Centerton Mayor Living LieSouthwest Times
Nov. 26, 2007
POLL: 62% Of Americans Believe Confederate Statues Should Remain, Only 27% Disagree
Trump Tells The Truth About Alt-Left Violence At EPIC Press Conference; Leaves Leftists 'Literally Shaking'
These Videos Show The Alt-Left Violence Trump Talked About During His Epic Press Conference
'Final Warning' To 'White People' Goes Viral On Twitter After Charlottesville Rally
WATCH: Brave Patriot Honors Robert E. Lee With Flag And AR-15
BENTONVILLE — Centerton Mayor Ken Williams resigned Wednesday and acknowledged he has been living under an assumed identity since 1980.
The Centerton City Council accepted Williams’ resignation at a special meeting and appointed an acting mayor and an administrator to assume his duties.
“The City of Centerton needs a leader that is credible to look to,” Williams wrote in his resignation letter. “I feel that I can no longer fulfill that quality.”
Williams was appointed mayor in 2001 after former Mayor Mike Wakefield resigned as part of a plea agreement for vandalism, public intoxication and resisting arrest. Williams was re-elected twice.
“He’s always seemed very capable in his job duty as the Centerton mayor,” said Gentry Mayor Wes Hogue, who serves with Williams on the Benton County Solid Waste District Board.
Dead Man Walking
Williams’ resignation comes after revelations he assumed the identity of a dead man and that his real name is Don LaRose. He walked away from a wife and two daughters in Hammond, Ind., and assumed the name Bruce Kent Williams, he said. During a news conference after the City Council meeting, Williams said he fled to keep his family safe and to keep himself alive.
Williams said he was abducted and his memory was erased in 1975. His family found him the next year living as a homeless man named Ken Williams. The LaRose family then moved to Hammond, Ind., where Williams served as a pastor at a local church. He became convinced his abductors were targeting him again and decided to leave his family in 1980. The church’s assistant pastor reported Donelo Lester LaRose missing, according to a police report.
“What happened in 1980, whether it was right or wrong, what I did I did was under threat for the safety of my family and my survival,” Williams said. “If I’d stayed, there’d be bodies in a grave.”
Williams has wanted to tell the public his real identity for at least a year, he said. The timing never seemed right to come forward, Williams said, but the truth nagged at him.
Williams established a Web site to tell his story at www.donlarose.com.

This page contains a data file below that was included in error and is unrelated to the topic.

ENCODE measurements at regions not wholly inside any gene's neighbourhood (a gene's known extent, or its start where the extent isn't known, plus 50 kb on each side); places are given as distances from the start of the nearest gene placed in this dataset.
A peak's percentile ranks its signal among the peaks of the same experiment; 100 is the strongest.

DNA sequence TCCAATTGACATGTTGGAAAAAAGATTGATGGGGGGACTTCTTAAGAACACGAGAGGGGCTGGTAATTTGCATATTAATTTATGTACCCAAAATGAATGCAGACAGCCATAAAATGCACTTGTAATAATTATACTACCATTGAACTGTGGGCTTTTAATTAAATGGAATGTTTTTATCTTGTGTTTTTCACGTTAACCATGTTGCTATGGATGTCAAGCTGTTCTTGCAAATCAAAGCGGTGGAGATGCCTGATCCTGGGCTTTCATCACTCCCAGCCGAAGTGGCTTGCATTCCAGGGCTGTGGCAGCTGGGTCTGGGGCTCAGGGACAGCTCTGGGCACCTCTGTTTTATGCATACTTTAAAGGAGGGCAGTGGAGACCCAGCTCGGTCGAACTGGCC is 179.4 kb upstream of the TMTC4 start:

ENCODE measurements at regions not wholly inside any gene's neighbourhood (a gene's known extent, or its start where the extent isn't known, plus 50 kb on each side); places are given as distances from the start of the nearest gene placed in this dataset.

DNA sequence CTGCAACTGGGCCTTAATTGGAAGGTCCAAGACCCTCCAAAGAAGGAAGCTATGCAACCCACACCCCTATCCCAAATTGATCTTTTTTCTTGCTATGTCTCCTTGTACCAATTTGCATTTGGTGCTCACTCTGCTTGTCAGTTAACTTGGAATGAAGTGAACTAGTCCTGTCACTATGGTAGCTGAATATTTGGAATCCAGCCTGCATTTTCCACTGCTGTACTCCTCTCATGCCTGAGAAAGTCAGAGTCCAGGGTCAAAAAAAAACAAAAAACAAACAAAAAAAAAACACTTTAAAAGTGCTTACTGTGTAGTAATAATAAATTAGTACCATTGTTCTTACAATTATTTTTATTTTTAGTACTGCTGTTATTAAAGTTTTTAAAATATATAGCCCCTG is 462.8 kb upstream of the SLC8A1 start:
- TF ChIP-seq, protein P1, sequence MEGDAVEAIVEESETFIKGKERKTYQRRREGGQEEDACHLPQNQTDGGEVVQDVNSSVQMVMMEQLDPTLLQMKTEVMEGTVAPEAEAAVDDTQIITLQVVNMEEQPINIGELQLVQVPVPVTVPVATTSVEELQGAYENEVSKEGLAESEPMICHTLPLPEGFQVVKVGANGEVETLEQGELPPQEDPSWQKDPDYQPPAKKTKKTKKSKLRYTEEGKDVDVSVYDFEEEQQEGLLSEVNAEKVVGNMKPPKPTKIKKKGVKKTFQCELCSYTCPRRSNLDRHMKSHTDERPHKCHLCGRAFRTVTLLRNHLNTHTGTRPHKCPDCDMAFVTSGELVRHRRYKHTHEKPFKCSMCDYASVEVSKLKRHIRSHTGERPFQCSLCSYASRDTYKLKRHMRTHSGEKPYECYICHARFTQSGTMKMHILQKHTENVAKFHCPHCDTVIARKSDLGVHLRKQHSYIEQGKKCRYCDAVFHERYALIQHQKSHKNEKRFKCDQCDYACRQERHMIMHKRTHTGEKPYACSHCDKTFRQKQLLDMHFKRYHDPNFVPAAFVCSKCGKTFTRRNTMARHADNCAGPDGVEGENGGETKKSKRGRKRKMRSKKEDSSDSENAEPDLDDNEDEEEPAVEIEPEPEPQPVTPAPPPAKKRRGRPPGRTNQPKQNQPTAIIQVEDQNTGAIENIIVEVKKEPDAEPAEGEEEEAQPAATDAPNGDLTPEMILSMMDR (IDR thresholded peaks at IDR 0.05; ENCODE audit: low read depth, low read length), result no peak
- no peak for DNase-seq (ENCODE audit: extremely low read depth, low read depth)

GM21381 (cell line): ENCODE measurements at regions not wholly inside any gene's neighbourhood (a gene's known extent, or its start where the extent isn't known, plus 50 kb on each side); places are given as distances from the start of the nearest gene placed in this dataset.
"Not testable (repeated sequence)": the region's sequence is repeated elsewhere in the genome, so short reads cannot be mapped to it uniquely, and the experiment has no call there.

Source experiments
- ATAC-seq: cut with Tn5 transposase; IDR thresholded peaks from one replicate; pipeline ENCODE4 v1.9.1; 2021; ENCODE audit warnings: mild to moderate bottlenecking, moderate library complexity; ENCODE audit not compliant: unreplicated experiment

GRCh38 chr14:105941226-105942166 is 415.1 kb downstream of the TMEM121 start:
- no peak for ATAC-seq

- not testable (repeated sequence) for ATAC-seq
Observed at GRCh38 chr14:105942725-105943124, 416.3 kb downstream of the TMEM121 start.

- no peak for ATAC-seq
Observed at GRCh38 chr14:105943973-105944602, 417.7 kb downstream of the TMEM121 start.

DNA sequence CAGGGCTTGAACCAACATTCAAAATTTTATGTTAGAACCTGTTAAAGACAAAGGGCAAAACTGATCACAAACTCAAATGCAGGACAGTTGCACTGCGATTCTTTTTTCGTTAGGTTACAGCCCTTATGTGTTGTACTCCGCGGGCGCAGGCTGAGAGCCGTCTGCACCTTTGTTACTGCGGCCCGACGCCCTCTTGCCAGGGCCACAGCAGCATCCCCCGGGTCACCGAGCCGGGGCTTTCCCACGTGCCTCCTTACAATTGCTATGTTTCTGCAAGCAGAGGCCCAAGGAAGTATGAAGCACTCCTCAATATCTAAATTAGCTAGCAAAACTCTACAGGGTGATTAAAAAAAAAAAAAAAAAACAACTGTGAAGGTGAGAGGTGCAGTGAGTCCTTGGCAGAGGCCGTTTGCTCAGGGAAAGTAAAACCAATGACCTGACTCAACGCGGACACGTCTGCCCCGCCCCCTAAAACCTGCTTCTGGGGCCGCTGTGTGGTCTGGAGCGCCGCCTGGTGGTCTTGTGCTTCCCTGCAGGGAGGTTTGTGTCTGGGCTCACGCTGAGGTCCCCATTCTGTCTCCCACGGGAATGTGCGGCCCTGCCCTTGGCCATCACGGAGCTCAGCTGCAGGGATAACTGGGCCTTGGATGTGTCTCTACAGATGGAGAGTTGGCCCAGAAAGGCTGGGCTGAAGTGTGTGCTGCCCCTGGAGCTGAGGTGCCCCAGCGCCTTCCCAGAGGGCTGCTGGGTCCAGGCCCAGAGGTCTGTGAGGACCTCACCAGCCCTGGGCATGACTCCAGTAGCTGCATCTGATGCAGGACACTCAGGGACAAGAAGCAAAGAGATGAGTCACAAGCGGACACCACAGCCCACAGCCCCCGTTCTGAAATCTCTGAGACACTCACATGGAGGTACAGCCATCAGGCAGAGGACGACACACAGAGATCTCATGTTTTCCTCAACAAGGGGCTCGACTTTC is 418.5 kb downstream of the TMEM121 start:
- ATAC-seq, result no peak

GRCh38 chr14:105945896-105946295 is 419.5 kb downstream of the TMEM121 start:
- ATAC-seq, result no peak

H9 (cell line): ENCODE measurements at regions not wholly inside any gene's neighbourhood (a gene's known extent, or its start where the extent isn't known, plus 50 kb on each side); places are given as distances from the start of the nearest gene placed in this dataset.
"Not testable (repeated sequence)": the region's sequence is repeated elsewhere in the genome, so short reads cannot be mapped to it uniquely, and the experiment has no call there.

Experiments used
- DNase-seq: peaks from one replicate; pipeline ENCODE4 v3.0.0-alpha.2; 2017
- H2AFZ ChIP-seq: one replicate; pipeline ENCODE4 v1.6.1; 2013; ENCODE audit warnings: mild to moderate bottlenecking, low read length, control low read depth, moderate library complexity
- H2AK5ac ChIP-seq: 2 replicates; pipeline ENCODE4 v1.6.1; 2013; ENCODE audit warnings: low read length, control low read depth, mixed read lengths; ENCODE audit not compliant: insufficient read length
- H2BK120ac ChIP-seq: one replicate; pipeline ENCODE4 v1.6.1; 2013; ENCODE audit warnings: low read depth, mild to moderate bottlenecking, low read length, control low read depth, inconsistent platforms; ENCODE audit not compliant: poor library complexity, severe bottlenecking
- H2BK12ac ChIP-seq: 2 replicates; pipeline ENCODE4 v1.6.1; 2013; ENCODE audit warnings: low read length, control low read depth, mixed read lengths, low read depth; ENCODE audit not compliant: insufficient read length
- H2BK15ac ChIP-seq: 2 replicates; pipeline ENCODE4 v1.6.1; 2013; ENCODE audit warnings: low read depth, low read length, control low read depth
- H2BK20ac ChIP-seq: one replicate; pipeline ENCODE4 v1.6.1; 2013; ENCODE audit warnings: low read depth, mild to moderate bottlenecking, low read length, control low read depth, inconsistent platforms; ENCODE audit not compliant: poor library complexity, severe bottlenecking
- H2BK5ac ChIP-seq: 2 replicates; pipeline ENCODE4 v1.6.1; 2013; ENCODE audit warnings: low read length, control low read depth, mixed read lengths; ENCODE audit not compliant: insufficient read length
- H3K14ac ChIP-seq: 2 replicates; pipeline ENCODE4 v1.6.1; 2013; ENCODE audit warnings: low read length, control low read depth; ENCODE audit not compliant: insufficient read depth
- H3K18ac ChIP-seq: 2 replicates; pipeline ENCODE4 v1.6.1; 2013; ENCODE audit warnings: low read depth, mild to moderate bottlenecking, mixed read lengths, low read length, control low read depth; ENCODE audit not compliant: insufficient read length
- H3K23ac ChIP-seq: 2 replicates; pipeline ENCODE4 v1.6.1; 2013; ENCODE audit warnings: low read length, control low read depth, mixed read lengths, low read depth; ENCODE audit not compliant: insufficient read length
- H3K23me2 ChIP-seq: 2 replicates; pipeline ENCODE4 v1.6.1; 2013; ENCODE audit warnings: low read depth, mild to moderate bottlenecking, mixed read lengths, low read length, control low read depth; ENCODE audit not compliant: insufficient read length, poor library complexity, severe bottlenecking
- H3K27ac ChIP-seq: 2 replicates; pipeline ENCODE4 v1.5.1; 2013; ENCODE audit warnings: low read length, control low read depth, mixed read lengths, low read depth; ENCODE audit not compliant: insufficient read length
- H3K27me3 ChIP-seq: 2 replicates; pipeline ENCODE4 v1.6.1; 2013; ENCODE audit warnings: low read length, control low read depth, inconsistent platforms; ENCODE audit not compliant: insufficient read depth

He said he doesn’t have mental health problems and doesn’t take any psychoactive drugs. He said he was treated in a mental hospital in 1976 in Chicago, where doctors gave him a “truth serum” that helped him remember the abduction the previous year.
He said it was the right thing to resign as mayor and put both names on his resignation letter.
“There’s a matter of credibility,” Williams said. “I guess, in a sense, you could say I was living a lie.”
Centerton City Attorney Howard Slinkard said it is unclear whether Williams violated any laws.
Adopting a deceased person’s identification may or may not be a crime, said Prosecuting Attorney Van Stone. A state law that addresses nonfinancial identity fraud states identifying information cannot legally be used to evade law enforcement, harass someone or to swindle anyone out of real estate.
Stone said Williams’ use of that name will be investigated.
Hammond, Ind., Police Chief Brian Miller said his agency is not investigating Williams.
Williams said he doesn’t know if he has broken any laws. The name belonged to a man who died and neither he nor the Williams family gained or lost any money by him taking the name Williams.
Williams said he is looking forward to reuniting with the LaRose family.
Adam LaRose of Lancaster, Pa., contacted late Wednesday, said he hadn’t seen his son, Don, since his disappearance in 1980.
Adam LaRose, 96, remembered Don claiming to be on the run from satanist groups in letters.
“He took some pictures of my house then to let us know he was alive,” Adam LaRose said.
Adam LaRose said when the family found Don after his first claimed abduction, Don maintained Adam and his mother, Mildred, were not his parents.
“He said we were killed in an automobile accident,” Adam LaRose said. “We had to show him pictures to prove that we were alive.”
Don LaRose’s former wife, Eunice Ritchie, still lives in Hammond, Ind., Adam LaRose said. She visited Adam LaRose at a hospice he is in a few weeks ago, he said. Mildred LaRose is under hospice care as well, he said.
“I would love to see Don again,” Adam LaRose said. “That would be my day.”
In Centerton, residents had mixed reactions to Williams’ resignation.
Gossip and media coverage is blowing the issue out of proportion, said Esther Varner, 23, who works at Bruce’s Country Store in Centerton. The city will take care of the mayor position and any issues that arise from Williams’ double identity, she said.
“Leave him to his life, poor guy,” Varner said of Williams. “Crap happens.”
City Council members said after an executive session that they did not push for Williams to resign.
“It was his decision to resign. We just accepted it,” said John Meisenbacher, council member.
The council decided to appoint Treasurer Bobbie Griffith as acting mayor and City Office Manager Jan Dolan will have authority to handle day-to-day city business.
The council must decide at its next meeting whether to appoint another mayor or to hold a special election, Slinkard said.
In the meantime, Williams said he isn’t leaving Centerton and plans to participate in volunteer activities.
“I love Centerton,” Williams said, his eyes tearing. “I don’t expect to turn around and hide.”
The Morning News’ Brandon Marcello contributed to this report.